The standard for French is based on the dialect of Île de France (technically known as Francien) which has been the official standard language since the mid-16th century. Francien has largely replaced other regional dialects of French spoken in northern and central France; these dialects made up the so-called Langue d’oïl (the term is based on the French use of the word oïl, modern oui, for yes). French dialects are classified in 5 groups:

  • Central: Francien, Orléanais, Bourbonnais, Champenois;
  • Northern: Picard, Northern Norman, Walloon (usually considered a separate language);
  • Eastern: Lorrain, Bourguignon (Burgundian), Franc-Comtois;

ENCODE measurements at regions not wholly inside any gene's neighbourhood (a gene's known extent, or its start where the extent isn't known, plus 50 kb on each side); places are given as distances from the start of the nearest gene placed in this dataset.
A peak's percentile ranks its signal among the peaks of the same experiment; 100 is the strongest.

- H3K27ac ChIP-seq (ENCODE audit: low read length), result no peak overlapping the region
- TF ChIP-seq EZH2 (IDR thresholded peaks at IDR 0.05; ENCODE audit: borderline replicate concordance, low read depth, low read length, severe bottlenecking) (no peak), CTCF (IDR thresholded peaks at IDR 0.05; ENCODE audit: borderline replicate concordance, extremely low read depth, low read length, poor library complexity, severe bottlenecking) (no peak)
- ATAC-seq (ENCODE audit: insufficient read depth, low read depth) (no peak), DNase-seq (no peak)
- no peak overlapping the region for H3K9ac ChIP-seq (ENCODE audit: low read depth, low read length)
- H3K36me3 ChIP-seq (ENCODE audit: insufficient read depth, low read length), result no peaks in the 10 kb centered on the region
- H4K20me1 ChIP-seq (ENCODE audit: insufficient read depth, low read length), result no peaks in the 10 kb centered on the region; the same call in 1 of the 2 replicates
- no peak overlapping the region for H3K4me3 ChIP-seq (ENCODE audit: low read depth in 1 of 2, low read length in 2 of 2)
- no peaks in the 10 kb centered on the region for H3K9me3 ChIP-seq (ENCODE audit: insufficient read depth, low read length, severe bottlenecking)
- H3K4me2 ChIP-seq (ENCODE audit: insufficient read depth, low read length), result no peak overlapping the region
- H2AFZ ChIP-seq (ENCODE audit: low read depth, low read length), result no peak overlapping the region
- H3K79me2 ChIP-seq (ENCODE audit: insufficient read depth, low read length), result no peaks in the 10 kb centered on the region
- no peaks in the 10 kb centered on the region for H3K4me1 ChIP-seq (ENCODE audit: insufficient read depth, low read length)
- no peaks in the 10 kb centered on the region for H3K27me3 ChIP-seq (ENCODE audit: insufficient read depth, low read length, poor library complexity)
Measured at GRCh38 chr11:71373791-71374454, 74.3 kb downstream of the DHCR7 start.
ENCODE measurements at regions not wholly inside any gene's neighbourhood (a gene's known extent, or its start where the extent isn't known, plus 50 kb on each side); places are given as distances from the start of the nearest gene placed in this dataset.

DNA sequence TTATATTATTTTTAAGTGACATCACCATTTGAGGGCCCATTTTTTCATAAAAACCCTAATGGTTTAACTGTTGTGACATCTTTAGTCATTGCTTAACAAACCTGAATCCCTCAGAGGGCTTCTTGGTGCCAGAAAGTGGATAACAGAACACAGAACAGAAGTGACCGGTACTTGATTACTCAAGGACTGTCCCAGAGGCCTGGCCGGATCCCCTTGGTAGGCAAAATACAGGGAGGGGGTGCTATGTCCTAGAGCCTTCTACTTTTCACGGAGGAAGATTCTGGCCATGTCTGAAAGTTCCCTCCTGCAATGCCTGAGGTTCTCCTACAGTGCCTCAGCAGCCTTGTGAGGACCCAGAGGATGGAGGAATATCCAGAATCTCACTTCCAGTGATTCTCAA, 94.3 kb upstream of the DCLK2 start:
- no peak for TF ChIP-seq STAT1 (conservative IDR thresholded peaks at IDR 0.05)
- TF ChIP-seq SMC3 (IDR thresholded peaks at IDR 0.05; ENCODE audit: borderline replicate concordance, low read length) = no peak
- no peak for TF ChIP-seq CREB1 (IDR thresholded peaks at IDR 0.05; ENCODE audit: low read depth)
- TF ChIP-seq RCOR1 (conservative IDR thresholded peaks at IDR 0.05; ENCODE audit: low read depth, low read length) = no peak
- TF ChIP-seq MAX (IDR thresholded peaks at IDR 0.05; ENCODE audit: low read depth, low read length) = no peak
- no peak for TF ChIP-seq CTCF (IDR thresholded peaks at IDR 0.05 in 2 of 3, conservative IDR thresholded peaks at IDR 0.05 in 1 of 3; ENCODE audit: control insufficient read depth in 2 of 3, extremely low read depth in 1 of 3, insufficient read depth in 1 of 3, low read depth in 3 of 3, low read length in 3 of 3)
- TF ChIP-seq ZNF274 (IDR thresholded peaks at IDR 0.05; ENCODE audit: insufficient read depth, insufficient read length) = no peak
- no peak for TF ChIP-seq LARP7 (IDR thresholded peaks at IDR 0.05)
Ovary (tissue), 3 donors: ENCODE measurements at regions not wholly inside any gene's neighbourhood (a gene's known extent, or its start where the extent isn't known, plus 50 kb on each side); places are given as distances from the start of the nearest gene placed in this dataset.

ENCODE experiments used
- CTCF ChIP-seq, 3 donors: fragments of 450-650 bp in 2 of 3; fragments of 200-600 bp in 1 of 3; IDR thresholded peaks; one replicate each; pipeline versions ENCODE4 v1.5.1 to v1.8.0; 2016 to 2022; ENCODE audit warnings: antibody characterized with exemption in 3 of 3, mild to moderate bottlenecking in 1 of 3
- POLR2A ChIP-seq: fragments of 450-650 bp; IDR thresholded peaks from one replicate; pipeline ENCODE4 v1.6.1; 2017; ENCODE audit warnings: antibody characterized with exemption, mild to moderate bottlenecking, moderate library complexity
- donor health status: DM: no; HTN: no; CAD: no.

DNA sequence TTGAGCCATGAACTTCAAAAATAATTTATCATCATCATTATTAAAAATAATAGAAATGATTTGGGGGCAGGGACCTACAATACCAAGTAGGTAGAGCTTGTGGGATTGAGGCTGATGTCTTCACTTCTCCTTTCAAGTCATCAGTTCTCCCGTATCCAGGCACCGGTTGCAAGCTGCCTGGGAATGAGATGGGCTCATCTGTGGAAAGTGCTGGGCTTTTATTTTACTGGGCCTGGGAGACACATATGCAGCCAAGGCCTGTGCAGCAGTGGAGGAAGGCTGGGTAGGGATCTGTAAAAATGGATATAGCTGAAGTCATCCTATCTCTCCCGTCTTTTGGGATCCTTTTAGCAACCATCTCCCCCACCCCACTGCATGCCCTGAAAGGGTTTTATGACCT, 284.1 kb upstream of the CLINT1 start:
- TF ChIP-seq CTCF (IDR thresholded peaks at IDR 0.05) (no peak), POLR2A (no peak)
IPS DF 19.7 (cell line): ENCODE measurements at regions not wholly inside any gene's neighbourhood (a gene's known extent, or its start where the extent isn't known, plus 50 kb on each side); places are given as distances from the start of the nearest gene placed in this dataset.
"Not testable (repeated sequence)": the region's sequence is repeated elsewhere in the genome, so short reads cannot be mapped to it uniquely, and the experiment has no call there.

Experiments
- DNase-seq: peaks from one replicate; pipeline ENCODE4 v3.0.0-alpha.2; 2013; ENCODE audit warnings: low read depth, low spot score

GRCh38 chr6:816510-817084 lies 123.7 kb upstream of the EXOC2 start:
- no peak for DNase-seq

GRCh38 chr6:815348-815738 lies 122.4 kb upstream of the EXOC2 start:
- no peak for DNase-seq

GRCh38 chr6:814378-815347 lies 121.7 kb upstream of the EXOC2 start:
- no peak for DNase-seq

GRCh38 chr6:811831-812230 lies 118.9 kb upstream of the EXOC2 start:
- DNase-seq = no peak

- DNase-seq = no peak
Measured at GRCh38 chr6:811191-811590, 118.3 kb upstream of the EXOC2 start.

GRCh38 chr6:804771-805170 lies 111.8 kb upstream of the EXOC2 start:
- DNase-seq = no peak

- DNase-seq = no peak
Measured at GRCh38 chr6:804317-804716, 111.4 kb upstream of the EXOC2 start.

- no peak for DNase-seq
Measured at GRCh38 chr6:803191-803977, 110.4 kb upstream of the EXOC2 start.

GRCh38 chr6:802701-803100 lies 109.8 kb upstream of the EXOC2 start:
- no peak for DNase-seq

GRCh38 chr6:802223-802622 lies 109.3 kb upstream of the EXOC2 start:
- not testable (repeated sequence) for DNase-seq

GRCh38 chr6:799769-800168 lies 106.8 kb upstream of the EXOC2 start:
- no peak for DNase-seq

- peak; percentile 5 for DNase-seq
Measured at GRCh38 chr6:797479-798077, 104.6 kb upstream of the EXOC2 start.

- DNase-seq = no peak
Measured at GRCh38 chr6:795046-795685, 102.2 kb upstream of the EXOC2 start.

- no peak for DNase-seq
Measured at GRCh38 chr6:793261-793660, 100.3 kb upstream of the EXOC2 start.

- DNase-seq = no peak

• Western: Norman, Gallo (around the Celtic Breton area), Angevin, Maine;
  • Southwestern: Poitevin, Saintongeais, Angoumois.

Regional dialects of French survive for the most part only in uneducated rural speech, although the Picard-Walloon dialect of northern France and the Norman dialect of western France gave strong competition to Francien in medieval times, and Walloon is still spoken in Belgium.

The French language of Canada, originally probably of northwestern dialect type, has developed a lot of individual features. There exist also many French-based creoles (in Haiti, USA, the Carribbean islands etc.).

Standard French has also greatly reduced the use of the Occitan language of southern France (the so-called Langue d’oc, from Provençal oc for yes). Occitan’s major dialect, Provençal, was a widely used medieval literary language.


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